This morning I woke four sleepy humans. Some I gently patted, some I prodded, and one I pulled the covers off and tried to roll onto the floor when the pat and the prod fell short. I’m not proud of that last one.

I made five beds, one twice because someone snuck into it and tried to go back into sleep. It may have been me.

I took a shower and made myself look sort of human and flushed three toilets and fished one very wet pull-up out from under my bed.

I made two very strong cups of coffee.

I dressed one child and myself and told another that her “outfit” would probably get me arrested should I let her leave the house in it.

I reminded them all to brush their teeth. Four times. None did it. We’re working on this.

I yelled “stop screaming! You’ll wake the neighbors!” loud enough to wake the neighbors. Many, many times.

I drove to school once to drop the bigs off and back again a little later to drop off the stuff the bigs forgot.

I stood on the bus stop and waited for two more buses while trying in vain to fish the littles out of a neighbor’s tree.

I watched them drive away with a wave and a throat lump and I walked back to my empty house.

I cleaned their breakfast out of my car and my kitchen and my hair.

I dismantled pillow forts and unhooked Paw Patrol underwear from table lamps and threw in a load of laundry and reapplied the lip gloss I’d left on four cheeks in goodbye kisses.

I fed and watered the dog and wiped down the counter and turned off the TV and the coffee maker and a hundred lights and locked up and fielded 12 text messages and two phone calls and 384 red lights.

All before 9 a.m.

By the time I sit in my chair at work and fire up my computer, my Fitbit says I have walked 2.5 miles. All just to get us ready and out of the house. And if walking 2.5 miles and not actually making it anywhere at all ain’t exactly what this stage of life looks like I don’t what is.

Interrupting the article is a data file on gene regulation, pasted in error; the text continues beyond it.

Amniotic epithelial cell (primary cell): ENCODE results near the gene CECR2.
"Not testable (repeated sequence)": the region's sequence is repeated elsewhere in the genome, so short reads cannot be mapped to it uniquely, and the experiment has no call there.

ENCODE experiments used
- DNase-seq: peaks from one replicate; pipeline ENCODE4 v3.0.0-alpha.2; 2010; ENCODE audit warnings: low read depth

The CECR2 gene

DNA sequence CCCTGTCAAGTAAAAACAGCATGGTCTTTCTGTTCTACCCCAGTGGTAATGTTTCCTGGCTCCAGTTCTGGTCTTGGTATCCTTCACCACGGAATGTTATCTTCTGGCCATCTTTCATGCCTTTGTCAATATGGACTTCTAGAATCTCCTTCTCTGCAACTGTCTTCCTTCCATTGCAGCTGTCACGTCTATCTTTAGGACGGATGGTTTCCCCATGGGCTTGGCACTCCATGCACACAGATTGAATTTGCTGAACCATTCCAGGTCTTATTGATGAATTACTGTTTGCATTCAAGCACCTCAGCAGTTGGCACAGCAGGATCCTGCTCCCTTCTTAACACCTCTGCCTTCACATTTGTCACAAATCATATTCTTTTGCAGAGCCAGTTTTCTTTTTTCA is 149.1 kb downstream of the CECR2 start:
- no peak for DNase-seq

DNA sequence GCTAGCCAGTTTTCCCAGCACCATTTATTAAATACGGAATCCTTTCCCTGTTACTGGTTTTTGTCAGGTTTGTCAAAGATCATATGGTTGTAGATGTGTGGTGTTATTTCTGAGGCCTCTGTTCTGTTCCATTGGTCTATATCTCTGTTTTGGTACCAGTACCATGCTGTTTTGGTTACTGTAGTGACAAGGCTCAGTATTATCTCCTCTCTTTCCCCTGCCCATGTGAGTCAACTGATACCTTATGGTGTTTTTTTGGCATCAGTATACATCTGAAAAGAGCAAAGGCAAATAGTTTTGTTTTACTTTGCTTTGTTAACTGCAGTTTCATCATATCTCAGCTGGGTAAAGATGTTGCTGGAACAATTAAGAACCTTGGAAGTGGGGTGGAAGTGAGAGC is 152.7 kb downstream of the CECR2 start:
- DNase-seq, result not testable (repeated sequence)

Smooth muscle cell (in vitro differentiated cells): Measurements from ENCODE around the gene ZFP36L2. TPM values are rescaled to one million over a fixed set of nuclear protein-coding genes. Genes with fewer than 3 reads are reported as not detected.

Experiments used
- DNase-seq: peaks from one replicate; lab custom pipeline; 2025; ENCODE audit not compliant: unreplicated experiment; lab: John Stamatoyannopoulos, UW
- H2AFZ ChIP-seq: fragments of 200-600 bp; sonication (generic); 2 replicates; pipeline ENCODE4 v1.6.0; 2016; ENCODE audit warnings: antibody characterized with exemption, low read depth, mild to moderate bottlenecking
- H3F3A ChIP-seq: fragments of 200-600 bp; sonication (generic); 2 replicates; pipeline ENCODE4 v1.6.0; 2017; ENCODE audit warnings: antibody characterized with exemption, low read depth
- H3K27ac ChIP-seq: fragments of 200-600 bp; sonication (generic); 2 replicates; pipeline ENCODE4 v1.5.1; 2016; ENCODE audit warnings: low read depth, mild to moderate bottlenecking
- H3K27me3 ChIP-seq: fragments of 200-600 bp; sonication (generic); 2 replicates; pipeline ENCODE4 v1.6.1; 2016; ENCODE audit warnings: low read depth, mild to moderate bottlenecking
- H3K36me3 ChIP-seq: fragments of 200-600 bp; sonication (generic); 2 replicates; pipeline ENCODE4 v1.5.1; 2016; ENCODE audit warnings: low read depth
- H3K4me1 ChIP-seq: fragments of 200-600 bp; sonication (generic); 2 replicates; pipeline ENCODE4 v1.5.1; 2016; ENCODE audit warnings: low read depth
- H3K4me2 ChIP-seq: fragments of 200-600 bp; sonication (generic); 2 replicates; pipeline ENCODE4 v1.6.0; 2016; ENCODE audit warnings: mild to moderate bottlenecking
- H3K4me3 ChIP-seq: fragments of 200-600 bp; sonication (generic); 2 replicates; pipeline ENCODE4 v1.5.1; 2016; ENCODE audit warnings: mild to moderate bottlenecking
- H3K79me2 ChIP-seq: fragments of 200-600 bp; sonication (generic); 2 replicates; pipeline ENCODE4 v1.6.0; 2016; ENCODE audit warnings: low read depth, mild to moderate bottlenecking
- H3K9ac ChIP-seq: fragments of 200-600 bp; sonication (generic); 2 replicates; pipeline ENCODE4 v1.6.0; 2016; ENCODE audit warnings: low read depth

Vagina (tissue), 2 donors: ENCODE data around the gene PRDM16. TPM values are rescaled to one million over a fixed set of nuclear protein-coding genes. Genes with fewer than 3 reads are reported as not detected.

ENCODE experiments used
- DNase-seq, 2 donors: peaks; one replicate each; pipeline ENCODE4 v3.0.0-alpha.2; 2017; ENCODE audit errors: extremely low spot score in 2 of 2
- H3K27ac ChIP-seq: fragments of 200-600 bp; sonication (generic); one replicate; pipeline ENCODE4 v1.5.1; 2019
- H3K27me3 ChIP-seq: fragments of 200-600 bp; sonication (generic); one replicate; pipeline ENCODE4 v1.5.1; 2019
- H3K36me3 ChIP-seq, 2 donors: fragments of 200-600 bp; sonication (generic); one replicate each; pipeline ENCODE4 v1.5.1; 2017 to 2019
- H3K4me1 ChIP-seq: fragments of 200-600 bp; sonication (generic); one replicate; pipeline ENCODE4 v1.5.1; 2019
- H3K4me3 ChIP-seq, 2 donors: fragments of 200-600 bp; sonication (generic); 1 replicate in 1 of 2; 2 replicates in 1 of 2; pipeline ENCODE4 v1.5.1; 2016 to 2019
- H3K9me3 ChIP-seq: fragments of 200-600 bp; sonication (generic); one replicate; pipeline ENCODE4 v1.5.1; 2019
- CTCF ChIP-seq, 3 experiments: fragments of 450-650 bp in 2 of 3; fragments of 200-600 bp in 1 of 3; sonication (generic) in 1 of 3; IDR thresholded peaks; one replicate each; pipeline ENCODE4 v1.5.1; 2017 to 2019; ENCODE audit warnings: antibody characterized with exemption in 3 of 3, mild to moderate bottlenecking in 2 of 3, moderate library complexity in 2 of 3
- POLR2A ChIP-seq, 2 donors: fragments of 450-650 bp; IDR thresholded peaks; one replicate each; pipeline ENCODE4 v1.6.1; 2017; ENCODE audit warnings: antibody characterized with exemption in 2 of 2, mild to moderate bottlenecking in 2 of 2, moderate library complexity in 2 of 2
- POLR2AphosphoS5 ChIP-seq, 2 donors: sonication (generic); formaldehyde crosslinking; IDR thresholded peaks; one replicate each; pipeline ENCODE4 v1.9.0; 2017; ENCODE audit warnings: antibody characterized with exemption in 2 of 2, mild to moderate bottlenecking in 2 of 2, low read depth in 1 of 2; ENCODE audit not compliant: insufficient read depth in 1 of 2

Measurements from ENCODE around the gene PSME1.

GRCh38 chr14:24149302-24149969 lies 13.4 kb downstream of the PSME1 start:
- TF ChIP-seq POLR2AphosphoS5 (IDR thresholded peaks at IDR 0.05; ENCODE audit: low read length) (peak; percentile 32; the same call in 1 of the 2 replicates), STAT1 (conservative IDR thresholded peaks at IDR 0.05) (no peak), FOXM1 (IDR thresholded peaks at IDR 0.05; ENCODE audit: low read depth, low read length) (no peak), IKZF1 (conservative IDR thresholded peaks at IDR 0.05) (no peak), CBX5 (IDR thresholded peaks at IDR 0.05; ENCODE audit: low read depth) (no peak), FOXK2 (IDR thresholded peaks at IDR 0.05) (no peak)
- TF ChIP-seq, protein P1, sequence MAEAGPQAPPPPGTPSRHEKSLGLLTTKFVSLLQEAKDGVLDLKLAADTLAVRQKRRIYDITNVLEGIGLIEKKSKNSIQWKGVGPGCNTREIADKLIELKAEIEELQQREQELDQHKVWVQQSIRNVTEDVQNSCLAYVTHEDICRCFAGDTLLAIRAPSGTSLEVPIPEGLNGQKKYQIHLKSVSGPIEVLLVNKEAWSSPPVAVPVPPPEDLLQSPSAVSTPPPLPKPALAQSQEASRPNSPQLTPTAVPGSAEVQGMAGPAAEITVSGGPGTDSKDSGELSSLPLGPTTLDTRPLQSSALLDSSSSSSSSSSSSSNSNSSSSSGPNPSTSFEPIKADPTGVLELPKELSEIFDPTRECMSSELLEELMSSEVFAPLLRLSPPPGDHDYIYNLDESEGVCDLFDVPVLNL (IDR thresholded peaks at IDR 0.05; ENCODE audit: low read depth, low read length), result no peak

I don’t tell you this to look for sympathy. Not at all. I am lucky to have a job that affords me flexibility. I am lucky to have a job. I am lucky to have four healthy kids and not need to spend extra hours taking care of special needs or going to extra doctor’s appointments or managing care with the schools. I am lucky to live in a culture where women can and do work freely outside of the home. I am lucky to be healthy enough myself to mostly manage all this.

No, I tell you this because if one more person says to me “wow, it sure must be nice to be able to waltz into work at 9 a.m.,” I am going LOSE IT.

To the working mamas, I feel you. I feel you so hard right now. But more than that, to ALL the mamas, I’m raising my cup of (now cold) coffee. You keep on doing you, sister, whatever that looks like.

Unless it looks like judgement. Ain’t nobody got time for that ish. Some of us have work to do.

Originally posted on Liz Petrone

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Liz Petrone

Liz is a mama, yogi, writer, warrior, wanderer, dreamer, doubter, and hot mess. She lives in a creaky old house in Central New York with her ever-patient husband, their four babies, and an excitable dog named Boss, and shares her stories on lizpetrone.com. She can also be found on FacebookInstagram, and Twitter.